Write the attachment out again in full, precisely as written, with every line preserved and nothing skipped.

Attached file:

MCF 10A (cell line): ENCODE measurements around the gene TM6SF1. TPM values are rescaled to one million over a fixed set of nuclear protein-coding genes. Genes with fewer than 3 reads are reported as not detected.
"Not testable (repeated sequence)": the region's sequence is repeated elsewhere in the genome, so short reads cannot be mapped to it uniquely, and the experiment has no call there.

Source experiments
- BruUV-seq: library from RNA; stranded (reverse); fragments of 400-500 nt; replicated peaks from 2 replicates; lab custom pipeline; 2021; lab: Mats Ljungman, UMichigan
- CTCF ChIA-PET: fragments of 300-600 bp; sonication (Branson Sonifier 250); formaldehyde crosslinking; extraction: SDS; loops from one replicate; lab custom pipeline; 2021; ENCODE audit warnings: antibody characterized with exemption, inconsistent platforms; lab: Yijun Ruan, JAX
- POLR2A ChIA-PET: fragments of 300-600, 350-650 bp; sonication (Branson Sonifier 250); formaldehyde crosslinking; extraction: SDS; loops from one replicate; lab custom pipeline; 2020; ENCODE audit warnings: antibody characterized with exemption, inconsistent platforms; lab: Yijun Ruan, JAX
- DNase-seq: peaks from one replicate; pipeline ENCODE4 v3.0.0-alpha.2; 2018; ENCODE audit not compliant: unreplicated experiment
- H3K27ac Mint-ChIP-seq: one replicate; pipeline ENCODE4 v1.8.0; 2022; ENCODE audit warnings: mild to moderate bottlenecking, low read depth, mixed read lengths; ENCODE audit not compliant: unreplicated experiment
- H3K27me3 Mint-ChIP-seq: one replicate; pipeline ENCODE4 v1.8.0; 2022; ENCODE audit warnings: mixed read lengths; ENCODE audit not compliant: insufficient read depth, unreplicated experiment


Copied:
MCF 10A (cell line): ENCODE measurements around the gene TM6SF1. TPM values are rescaled to one million over a fixed set of nuclear protein-coding genes. Genes with fewer than 3 reads are reported as not detected.
"Not testable (repeated sequence)": the region's sequence is repeated elsewhere in the genome, so short reads cannot be mapped to it uniquely, and the experiment has no call there.

Source experiments
- BruUV-seq: library from RNA; stranded (reverse); fragments of 400-500 nt; replicated peaks from 2 replicates; lab custom pipeline; 2021; lab: Mats Ljungman, UMichigan
- CTCF ChIA-PET: fragments of 300-600 bp; sonication (Branson Sonifier 250); formaldehyde crosslinking; extraction: SDS; loops from one replicate; lab custom pipeline; 2021; ENCODE audit warnings: antibody characterized with exemption, inconsistent platforms; lab: Yijun Ruan, JAX
- POLR2A ChIA-PET: fragments of 300-600, 350-650 bp; sonication (Branson Sonifier 250); formaldehyde crosslinking; extraction: SDS; loops from one replicate; lab custom pipeline; 2020; ENCODE audit warnings: antibody characterized with exemption, inconsistent platforms; lab: Yijun Ruan, JAX
- DNase-seq: peaks from one replicate; pipeline ENCODE4 v3.0.0-alpha.2; 2018; ENCODE audit not compliant: unreplicated experiment
- H3K27ac Mint-ChIP-seq: one replicate; pipeline ENCODE4 v1.8.0; 2022; ENCODE audit warnings: mild to moderate bottlenecking, low read depth, mixed read lengths; ENCODE audit not compliant: unreplicated experiment
- H3K27me3 Mint-ChIP-seq: one replicate; pipeline ENCODE4 v1.8.0; 2022; ENCODE audit warnings: mixed read lengths; ENCODE audit not compliant: insufficient read depth, unreplicated experiment